TOKYO (Kyodo) -- The Japanese labor ministry on Tuesday inspected the crisis-hit Fukushima No. 1 Nuclear Power Plant to investigate the causes of the complex's workers being exposed to radiation exceeding the maximum allowable emergency limit.

Political parties should prioritize efforts to control nuclear crisis over power stalemate (by Mainichi Shimbun)

The ongoing political turmoil over when Prime Minister Naoto Kan should step down shows no sign of abating, with the Democratic Party of Japan (DPJ) trying to settle the situation by setting Kan's departure for this summer while the opposition Liberal Democratic Party (LDP) insists he should resign by the end of June.

Only 15 percent of donations distributed to quake, tsunami victims (by Mainichi Shimbun)

Only about 15 percent of donations collected across the country for quake victims have been distributed to individual victims, the donation allocation panel said.

Political parties should prioritize efforts to control nuclear crisis over power stalemate (by Mainichi Shimbun)

The ongoing political turmoil over when Prime Minister Naoto Kan should step down shows no sign of abating, with the Democratic Party of Japan (DPJ) trying to settle the situation by setting Kan's departure for this summer while the opposition Liberal Democratic Party (LDP) insists he should resign by the end of June.

Monday, June 6, 2011

Memorial for Japan quake victims held in London (by Japan Times)

News photo
LONDON — A memorial ceremony for victims of the massive March 11 earthquake and tsunami was held Sunday at Westminster Abbey in London, with about 2,000 people attending in the rain.

Sunday, June 5, 2011

Fukushima radioactive water could overflow soon (by Asahi Shimbun)

Raising fresh concerns about its ability to bring the nuclear crisis under control, Tokyo Electric Power Co. announced June 3 that highly radioactive water pooled in underground pits could start rising above ground in less than three weeks.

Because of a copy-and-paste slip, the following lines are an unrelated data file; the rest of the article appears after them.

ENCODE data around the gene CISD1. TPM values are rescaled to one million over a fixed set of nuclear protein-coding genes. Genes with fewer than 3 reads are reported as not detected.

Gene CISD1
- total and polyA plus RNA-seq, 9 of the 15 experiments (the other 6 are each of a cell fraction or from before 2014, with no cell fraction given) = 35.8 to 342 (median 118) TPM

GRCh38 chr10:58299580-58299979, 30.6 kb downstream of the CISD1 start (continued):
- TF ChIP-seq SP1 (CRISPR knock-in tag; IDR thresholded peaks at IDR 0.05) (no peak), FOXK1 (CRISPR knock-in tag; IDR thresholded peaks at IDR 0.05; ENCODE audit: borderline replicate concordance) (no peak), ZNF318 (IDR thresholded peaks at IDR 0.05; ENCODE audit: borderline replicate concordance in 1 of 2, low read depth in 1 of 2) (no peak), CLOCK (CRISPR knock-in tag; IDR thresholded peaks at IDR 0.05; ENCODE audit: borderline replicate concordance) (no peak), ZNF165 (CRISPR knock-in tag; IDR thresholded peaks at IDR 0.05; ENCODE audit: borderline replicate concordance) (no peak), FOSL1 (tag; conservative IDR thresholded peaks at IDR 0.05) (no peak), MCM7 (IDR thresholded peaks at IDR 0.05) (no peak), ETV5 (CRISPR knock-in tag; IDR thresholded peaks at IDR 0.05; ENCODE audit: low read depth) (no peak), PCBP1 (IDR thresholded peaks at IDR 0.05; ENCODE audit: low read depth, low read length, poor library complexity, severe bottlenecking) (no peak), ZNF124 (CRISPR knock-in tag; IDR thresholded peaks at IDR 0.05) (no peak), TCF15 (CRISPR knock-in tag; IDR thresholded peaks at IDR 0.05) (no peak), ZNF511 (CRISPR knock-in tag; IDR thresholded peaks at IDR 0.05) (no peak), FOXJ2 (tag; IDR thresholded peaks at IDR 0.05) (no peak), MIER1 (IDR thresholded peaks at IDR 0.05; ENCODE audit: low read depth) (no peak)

Over 169 bil. yen in disaster relief donations still not distributed (by Mainichi Shimbun)

TOKYO (Kyodo) -- More than 169 billion yen in relief money offered as donations to the Japanese Red Cross Society and the Central Community Chest of Japan for people affected by the March 11 earthquake and tsunami is still being kept by the two bodies, their officials said Sunday.

Reopened the pharmacy motivated by the customers


(by Mr. Takanori Sase, 52 years old, Store Manager, Sase Taiyodo Pharmacy at Asahi City, Chiba Prefecture)

I resumed my business after the Golden Week (long holidays in Japan). I quickly ran up to the second floor when the disaster hit our home. When the muddy stream of 2 meters high filled the first floor, I just could not believe what I saw.

News reports are naturally focused on the Tohoku area that received severe damages, but Chiba Prefecture suffered terrible damages as well. They are still working hard to demolish the damaged buildings and remove debris.

The shop area on the first floor was completely destroyed, and I was dejected by the sight, but when the customers came to ask for their medication after the earthquake disaster, I realized that I need to open the pharmacy to help them. I distributed fliers through newspapers on May 16, and I am getting back the customers little by little.

There are some who come from the evacuation centers, or temporary housings. There are many aged people who are on medications. I encourage myself to be positive even for the sake of the customers. (Picture taken by Mr. Kei Yokoyama)

Nikkan Sports, May 25, 2011

Translated by Makiko Tajima Asano

Junior High School students removing debris from the rice fields

Due to the damage by the tsunami, farmers in Ishinomaki City, Miyagi Prefecture, are not able to plant rice this year, and students at the local junior high school worked on removing debris from the rice fields. They could remove only part of debris, but will continue to work on it along with weeding.

350 hectare, 95 % of rice fields were submerged in sea water in the Kitakami area in Ishinomaki City when the tsunami hit, and they are not able to plant rice this year. The rice field of Mr. Hiroshi Ouchi (48) was also covered with the sea water and there are much debris left now even after the water subsided. 96 students from the local junior high school came to help him remove debris so that he will be able to plant rice next year. Students went into the rice field and picked up driftwoods and cloths piece by piece and sack them. Mr. Kyohei Saijo (14), 9th grade, said “I picked them up wishing that we’ll be able to eat the delicious Kitakami rice as soon as possible.” They were only able to remove the small portion of debris on 26th, but they will continue to help him remove debris and weed in the future.

NHK Online, The Circle of People, the Circle of Spirits, May 25, 2011

Translated by Makiko Tajima Asasno